Out of the Furnace
Out of the Furnace is mostly set in Braddock, Pennsylvania, but deals so heavily with hillbillies—they're casually referred to as "inbreds," and they lie around in drug stupors when they aren't hollering at bare-knuckled fights—that it might as well share geography with Deliverance. Russell (Christian Bale) works at Braddock's doomed steel mill and tries to keep his little brother, troubled Iraq vet Rodney (Casey Affleck), out of trouble. So when Rodney heads to Appalachia to try his hand in the brutal backwoods fights rigged by Harlan DeGroat—an immaculately named hillbilly drug lord played by Woody Harrelson—it isn't long until Russell heads into the woods too. Crazy Heart director Scott Cooper takes his time telling Russell's dour, angry story, and the result is a slow burn that lights up with moments of bloody violence and jarring intensity. ERIK HENRIKSEN Various Theaters.
Persistence of Vision
A documentary about animator Richard Williams and his "ill-fated magnum opus," The Thief and the Cobbler. Hollywood Theatre.
Philomena is a quirky movie about an adorable old Irish lady—played by none other than Dame Judi Dench—and its release is timed to coincide with prime holiday family-movie viewing season. You're right to be skeptical. All signs point to schlock. But Philomena is excellent, thanks to the brilliant odd-couple pairing of Judi Dench and Steve Coogan—and to a script that balances heart, humor, and a fierce sense of moral outrage. ALISON HALLETT Various Theaters.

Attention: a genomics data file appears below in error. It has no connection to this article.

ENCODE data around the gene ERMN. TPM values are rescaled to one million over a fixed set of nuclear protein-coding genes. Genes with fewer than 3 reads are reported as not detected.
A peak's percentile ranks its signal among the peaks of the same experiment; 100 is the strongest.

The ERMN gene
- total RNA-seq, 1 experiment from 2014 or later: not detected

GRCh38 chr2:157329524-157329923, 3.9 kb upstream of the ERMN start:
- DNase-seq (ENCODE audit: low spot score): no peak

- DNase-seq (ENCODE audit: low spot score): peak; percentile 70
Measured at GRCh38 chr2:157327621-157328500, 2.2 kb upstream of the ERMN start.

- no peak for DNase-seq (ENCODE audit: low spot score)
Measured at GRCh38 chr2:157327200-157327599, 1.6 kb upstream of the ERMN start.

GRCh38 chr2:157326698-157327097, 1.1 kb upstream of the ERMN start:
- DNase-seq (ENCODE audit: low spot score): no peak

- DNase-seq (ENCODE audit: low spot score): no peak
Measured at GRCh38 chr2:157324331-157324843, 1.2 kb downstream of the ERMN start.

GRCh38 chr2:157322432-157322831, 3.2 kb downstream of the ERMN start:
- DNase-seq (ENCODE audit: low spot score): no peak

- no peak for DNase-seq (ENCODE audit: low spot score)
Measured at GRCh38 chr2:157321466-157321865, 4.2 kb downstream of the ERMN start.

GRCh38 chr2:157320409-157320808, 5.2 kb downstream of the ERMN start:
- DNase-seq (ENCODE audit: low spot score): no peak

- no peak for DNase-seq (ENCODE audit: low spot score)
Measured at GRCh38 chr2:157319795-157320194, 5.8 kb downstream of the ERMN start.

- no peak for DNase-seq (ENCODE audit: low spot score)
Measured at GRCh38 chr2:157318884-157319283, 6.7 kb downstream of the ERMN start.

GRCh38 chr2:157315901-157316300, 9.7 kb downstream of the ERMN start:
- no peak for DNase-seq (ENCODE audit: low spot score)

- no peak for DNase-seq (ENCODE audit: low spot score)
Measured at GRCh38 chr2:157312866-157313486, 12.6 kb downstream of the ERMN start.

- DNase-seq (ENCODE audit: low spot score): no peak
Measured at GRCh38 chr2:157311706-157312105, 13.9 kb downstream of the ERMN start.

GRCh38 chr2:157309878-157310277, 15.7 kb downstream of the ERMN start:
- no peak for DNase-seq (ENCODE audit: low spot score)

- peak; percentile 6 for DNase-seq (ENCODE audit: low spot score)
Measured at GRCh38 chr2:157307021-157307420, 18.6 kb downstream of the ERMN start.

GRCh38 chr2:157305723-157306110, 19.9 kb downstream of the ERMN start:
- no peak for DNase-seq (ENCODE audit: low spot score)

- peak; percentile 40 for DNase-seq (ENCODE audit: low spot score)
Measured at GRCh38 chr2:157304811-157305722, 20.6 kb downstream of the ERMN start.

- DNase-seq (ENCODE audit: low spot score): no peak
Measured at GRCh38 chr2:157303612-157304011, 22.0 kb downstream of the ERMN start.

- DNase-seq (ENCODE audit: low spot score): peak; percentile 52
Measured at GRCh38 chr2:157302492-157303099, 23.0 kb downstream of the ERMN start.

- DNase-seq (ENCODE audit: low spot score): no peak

The Punk Singer
It's weird and awesome to see a polished, talking-head-style documentary about the girl who once snarled "suck my left one" while wearing a ponytail and a mini-dress—and it feels very much in keeping with Kathleen Hanna's career-long mission of supporting other women that Sini Anderson's enjoyable new documentary is, in return, a love letter to Hanna. The Punk Singer is packed with amazing old Bikini Kill concert footage and interviews with Hanna's peers, including extensive interviews with Hanna herself; it's also slickly edited and one-sided, content to shore up Hanna's legacy as a punk rock hero. ALISON HALLETT Hollywood Theatre, Kiggins Theatre, Liberty Theatre.
Silent Night, Deadly Night
See My, What A Busy Week! Hollywood Theatre.
What the Water Said
Cinema Project presents a "two-night program of 16mm films about artists' interactions with the ocean." And it's screening on a boat! More info: cinemaproject.org. 12128.